Tuesday, May 12, 2009
37 Years Ago Today: The Rolling Stones release 'Exile on Main Street'
'Exile on Main St.' is an album by the English rock band The Rolling Stones released in 1972. Released as a double LP—and drawing on influences from rock & roll, blues, country and soul —Exile was initially greeted with lukewarm reviews, but is now widely considered among the band's finest work and one of the defining masterpieces of the rock era. In 2003, the album was ranked number 7, the band's highest position, on Rolling Stone magazine's list of the 500 greatest albums of all time.
'Exile on Main St.' is an album composed of outtakes and tracks written and recorded over the period of four years, from 1968 to 1972. On those earlier songs, singer Mick Jagger said in 2003, "...After we got out of our contract with Allen Klein, we didn't want to give him those earlier tracks," as they were forced to do with the songs "Brown Sugar" and "Wild Horses" from 'Sticky Fingers'. Most were recorded between 1969 and 1971 at Olympic Studios and Richard's Stargroves country house in England during sessions for 'Sticky Fingers'
By the spring of 1971, the Stones chose to abandon their home country of England to avoid the amount of taxes the British government expected the band to pay. The Stones would have to leave by April 5th, or the government would have seized their assets. After much consideration, the Stones chose to settle in France at Villefranche-sur-Mer, near Nice, where guitarist Keith Richards had rented Nellcôte, the "Gestapo headquarters during the Second World War," according to Richards, complete with swastikas on the floor vents. It was here that the Stones would begin work constructing their next album.
Recording began in earnest sometime near the middle of June. Bassist Bill Wyman recalls the band working all night, every night, from eight in the evening until three the following morning for the rest of the month. Wyman said of the times, "...not everyone turned up every night. This was, for me, one of the major frustrations of this whole period. For our previous two albums we had worked well and listened to producer Jimmy Miller. At Nellcôte things were very different and it took me a while to understand why..." By this time Richards had begun a daily habit of using heroin. Thousands of dollars of heroin flowed through the mansion each week in addition to a contingent of visitors that included the likes of William S. Burroughs, Terry Southern, Gram Parsons, and Marshall Chess (who was running the Stones' new label). Contrary to popular belief, Parsons does not appear on the album and was asked to leave Nellcôte in early July 1971, the result of both his obnoxious behaviour and an attempt by Richards to clean the house of drug users as the result of pressure from the French police.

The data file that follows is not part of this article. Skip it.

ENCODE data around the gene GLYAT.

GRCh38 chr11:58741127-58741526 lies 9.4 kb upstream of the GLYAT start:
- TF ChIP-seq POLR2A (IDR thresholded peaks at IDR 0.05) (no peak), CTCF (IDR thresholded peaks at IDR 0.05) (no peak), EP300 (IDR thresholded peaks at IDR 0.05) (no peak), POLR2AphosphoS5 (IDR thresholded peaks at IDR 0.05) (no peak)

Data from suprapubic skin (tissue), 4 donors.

Richards' steadily growing addiction began to inhibit his ability to perform, often leading the band having to record in altered forms without every member present. A notable instance was the recording of one of Richards' most famous songs, "Happy". Recorded in the basement, Richards said in 1982, "'Happy' was something I did because I was for one time EARLY for a session. There was Bobby Keys and Jimmy Miller... We had nothing to do and had suddenly picked up the guitar and played this riff. So we cut it and it's the record, it's the same. We cut the original track with a baritone sax, a guitar and Jimmy Miller on drums. And the rest of it is built up over that track. It was just an afternoon jam that everybody said, 'Wow, yeah, work on it'".
at 6:15 AM